ISLAMABAD – The United Nations World Food programme (WFP) has extended its agreement with the Micronutrient Initiative (MI), an NGO dedicated to eliminating vitamin and mineral deficiencies, in order to continue its food fortification programme and to advocate for the need to address micronutrient-related malnutrition among the people of Pakistan.
The latest National Nutrition Survey (2011) paints a clear picture of the challenges involved, breaking down the prevalence of micronutrient deficiency among pregnant and nursing women as follows: anemia (52.1 percent), iron deficiency anaemia (37 percent), vitamin A deficiency (46 percent), zinc deficiency (47.6 percent) and vitamin D deficiency (68.9 percent).
Among children under five years of age, the rates were as follows : anaemia (61.9 percent), iron deficiency (43.8 percent), vitamin A deficiency (54 percent), zinc deficiency (39.2 percent) and vitamin D deficiency (40 percent).
“WFP’s partnership with MI, in collaboration with the Government of Pakistan and the food industry, will sustain and intensify ongoing efforts for food fortification in Pakistan, aiming to holistically target every aspect of the operation from the policy level to the supply chains and via demand creation,” said Peter Scott-Bowden, Deputy Country Director of WFP Pakistan.
“We are commited to working together so that we can adequately provide fortified food and nutrient supplements to those at risk of micronutrient deficiencies. This will boost physical and mental growth among children, and increase labor productivity among adults, enabling them to reach their full human potential,” he added.
The National Nutrition Survey (NNS) identified the salt iodization programme as the only successful nutrition intervention nationwide, mainly due to strong government ownership of the programme and the active participation of WFP, MI and other partners such as UNICEF and GAIN.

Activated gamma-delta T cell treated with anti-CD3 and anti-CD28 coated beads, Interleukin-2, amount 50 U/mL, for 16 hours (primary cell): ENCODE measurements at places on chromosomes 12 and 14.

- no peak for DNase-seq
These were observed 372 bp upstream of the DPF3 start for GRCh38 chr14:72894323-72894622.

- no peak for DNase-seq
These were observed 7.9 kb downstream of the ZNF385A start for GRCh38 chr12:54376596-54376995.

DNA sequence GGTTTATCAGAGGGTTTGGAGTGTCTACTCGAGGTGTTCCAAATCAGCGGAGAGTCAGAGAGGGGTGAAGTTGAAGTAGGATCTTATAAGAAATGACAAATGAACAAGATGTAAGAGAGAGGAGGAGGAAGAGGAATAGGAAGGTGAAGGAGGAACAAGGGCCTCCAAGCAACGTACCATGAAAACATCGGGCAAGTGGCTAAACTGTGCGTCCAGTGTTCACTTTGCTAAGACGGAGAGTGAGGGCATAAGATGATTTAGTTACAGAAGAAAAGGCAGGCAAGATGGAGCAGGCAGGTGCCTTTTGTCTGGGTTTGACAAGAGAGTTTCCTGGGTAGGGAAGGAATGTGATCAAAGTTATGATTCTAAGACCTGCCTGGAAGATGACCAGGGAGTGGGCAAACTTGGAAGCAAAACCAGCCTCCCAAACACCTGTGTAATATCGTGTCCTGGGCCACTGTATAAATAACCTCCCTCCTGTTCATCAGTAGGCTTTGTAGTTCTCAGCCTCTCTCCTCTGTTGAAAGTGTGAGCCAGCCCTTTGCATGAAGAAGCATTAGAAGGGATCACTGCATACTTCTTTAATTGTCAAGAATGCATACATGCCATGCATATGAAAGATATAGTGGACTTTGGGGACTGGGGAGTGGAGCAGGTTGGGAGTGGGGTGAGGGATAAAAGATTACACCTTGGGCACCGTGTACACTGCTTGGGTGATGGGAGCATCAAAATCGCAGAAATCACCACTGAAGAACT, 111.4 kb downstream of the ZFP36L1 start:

In comparison with the findings of the previous NNS in 2001, it found that biochemical iodine deficiency declined from 57 percent to 18 percent among mothers and from 40 percent to 12 percent among school-aged children. Moreover, maternal goiter declined from 21 percent in 2001 to just 3 percent in 2011 mainly due to households’ increased use of iodised salt from 17 percent in 2001 to 69 percent in 2011.
“Stronger collaboration and joint efforts with national and provincial governments under the Scale-Up for Nutrition umbrella and partnership with the industry will certainly enhance the nutrition security of Pakistan’s population” said Dr. Tausif Janjua, Country Director of MI in Pakistan.
This collaboration also aims to strenghten public and private sector capacities at national, provincial and district levels to locally produce fortified food, provide technical assistance and advocate for national food and nutrition policies that address micronutrient deficiencies.
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WFP is the world's largest humanitarian agency fighting hunger worldwide, delivering food in emergencies and working with communities to build resilience. In 2013, WFP assisted more than 80 million people in 75 countries.
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